disorder commonly comorbid with anxiety ~60% with anxiety also have depression ~substance abuse ~personality disorders ~medical disorder e.g. coronary heart disease
Gender differences ~women are 2 as likely as men to have anxiety disorder
social explanations ~women may be more liekly to report symptoms ~gender sterotype women are "more emotional" ~men are more likely to be encouraged to face fears
biological explanations ~differences in brain structure and function ~sex hormones
Cultural factors rate of anxiety disorders varies by culture, but ratio or somatic to psychological symptoms appears similar.
General vulnerabilities for anxiety disorders ~genetic (inherited) ~psy (unpredictable and uncontrollability overestiamtion of threat, exxaggertaion of consequences) ~specific psy vulnerability through learning (classical and operant) ~behavioral inhibition ~neuroticism
Risk factors Occurs before disorder occurs
correlates things we can see at that moment that are related to current disorder. Don't know if it caused, just know it's related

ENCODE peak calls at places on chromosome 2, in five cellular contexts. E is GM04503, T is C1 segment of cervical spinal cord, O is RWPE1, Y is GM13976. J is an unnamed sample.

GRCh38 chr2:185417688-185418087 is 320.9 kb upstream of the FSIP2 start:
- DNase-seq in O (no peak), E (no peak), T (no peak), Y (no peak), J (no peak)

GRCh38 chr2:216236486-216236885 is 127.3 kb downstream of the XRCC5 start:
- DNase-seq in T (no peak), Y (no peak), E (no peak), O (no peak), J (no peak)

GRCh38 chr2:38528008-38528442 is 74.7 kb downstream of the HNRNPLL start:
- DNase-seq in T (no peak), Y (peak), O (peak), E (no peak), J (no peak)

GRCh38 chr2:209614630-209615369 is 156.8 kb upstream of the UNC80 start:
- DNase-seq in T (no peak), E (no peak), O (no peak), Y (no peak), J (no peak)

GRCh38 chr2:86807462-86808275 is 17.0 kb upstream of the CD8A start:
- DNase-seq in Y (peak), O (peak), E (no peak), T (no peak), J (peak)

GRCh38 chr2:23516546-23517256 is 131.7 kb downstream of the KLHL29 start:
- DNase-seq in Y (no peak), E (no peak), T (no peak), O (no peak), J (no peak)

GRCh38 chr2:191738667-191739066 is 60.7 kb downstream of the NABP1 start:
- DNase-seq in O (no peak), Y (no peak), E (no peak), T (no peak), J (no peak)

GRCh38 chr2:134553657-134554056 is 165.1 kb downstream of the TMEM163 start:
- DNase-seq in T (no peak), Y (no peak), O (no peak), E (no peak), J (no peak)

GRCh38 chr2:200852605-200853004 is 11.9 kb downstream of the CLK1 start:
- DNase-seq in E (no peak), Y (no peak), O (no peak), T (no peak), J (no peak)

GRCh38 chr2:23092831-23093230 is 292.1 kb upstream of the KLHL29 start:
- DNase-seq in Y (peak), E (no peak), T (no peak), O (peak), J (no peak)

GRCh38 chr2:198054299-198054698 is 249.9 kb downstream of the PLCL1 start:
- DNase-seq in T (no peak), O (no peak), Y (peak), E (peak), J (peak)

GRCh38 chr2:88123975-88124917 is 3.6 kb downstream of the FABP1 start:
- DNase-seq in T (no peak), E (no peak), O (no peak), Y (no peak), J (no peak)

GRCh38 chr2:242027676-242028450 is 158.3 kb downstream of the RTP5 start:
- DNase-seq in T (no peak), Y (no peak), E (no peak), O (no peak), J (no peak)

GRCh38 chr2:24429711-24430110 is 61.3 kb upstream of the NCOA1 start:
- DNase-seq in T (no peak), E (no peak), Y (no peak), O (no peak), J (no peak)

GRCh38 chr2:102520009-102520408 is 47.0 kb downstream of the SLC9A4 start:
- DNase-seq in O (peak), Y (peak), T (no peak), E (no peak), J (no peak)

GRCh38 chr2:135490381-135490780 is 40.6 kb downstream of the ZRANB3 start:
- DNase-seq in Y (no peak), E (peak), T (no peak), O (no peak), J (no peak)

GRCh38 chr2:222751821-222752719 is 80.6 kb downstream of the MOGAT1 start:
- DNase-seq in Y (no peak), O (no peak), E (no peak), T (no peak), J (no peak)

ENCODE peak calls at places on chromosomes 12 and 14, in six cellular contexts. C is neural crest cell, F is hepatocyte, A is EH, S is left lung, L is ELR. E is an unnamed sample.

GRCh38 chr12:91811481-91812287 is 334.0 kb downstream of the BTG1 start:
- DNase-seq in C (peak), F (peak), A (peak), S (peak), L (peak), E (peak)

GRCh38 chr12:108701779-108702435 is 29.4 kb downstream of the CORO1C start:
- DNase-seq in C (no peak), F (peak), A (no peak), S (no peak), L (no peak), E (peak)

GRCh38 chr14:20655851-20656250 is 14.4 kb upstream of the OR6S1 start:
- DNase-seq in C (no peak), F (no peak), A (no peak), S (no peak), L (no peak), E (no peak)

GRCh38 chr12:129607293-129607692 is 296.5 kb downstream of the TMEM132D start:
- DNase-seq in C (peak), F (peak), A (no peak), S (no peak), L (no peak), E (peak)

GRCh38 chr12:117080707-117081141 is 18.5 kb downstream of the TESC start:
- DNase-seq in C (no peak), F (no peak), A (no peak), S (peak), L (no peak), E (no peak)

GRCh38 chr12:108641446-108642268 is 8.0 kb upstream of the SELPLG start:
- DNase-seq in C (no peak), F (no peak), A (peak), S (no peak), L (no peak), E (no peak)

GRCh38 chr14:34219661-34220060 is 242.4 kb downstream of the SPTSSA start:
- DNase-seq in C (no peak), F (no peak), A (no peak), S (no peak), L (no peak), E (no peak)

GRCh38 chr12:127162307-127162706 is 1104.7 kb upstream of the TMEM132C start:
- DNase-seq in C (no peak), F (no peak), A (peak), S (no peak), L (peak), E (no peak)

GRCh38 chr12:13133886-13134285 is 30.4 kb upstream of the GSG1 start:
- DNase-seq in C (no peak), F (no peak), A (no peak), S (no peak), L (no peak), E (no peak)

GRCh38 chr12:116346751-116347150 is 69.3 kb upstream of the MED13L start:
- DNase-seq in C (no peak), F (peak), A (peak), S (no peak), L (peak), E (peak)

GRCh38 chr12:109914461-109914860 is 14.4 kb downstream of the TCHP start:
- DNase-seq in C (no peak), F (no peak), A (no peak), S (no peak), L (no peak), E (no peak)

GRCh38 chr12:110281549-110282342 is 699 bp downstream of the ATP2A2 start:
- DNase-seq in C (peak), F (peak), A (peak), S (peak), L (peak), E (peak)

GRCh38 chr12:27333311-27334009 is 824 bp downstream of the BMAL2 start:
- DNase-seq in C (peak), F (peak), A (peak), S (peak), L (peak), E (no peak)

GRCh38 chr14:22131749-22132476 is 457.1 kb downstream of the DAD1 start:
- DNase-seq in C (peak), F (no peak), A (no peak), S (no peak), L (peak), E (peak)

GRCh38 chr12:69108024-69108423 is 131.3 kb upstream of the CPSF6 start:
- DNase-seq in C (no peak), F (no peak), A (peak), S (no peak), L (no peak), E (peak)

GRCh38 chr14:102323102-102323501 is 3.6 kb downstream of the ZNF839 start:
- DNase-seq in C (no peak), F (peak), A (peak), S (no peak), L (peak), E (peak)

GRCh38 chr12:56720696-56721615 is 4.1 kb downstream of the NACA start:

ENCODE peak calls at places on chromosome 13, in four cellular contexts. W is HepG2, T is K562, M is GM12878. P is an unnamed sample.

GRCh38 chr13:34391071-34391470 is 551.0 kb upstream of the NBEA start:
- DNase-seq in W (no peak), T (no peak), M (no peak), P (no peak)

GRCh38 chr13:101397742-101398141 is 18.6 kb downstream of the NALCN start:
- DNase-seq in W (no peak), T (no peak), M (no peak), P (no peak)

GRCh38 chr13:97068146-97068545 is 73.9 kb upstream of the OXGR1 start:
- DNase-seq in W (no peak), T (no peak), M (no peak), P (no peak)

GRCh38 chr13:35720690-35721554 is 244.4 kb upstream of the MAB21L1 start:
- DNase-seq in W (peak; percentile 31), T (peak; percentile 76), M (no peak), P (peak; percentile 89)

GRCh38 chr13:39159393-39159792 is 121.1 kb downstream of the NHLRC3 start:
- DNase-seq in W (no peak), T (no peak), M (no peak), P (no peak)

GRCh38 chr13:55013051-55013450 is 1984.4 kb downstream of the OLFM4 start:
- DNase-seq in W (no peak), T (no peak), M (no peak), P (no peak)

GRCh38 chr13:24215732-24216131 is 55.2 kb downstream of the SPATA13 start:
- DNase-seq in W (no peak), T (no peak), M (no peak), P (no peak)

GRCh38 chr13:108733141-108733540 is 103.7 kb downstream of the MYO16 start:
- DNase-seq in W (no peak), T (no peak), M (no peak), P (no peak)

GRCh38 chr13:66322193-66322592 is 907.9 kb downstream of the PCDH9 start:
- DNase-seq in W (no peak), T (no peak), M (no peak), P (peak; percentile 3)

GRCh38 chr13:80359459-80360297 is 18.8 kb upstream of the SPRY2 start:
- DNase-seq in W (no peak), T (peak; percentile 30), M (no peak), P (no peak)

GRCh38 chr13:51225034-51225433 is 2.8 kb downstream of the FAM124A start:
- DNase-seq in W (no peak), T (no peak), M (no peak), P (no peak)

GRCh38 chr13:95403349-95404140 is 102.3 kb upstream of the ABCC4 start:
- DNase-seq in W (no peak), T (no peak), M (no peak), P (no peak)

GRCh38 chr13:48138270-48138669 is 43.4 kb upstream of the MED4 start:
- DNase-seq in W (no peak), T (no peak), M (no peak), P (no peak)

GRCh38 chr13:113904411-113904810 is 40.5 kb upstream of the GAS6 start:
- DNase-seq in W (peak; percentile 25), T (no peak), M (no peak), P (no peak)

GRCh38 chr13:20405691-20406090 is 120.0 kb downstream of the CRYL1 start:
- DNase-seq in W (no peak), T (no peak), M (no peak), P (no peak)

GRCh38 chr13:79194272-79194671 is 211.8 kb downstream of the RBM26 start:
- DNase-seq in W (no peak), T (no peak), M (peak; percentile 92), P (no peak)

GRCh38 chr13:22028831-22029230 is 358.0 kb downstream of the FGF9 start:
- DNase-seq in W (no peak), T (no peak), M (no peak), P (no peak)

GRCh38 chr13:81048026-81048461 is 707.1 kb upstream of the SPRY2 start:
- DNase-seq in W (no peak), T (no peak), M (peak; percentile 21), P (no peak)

Genetic ~twin studies suggest heritability ~Shared genes for GAD panic agoraphobia vs. specific phobia
Neurobiological ~Fear circuit over activity ~Amygdala ~Prefrontal cortext deficits
Neurotransmitters ~Poor functioning of serotonin and GABA ~Higher levels of norephine
Behavioral inhibition- temperament ~Tendency to be agitated, distress, avoidant and cry in unfamiliar or novel settings ~observed in infants as youngs as 4 months ~may be inherited ~predicts anxiety in childhood ad social anxiety in adolescence
Neuroticism ~Tendency to react with frequent negative emotion ~Linked to anxiety and depression ~Double the liklihood of developing anxiety disorders
Sustained negative beliefs about future ~Bad things will happen ~If bad things do happen, it will be devastating
Belief that one lacks control over environment ~more vulnerable to developing anxiety disorder ~Childhod trauma or punitive parenting may foster beliefs ~Serious life events can threaten sense of control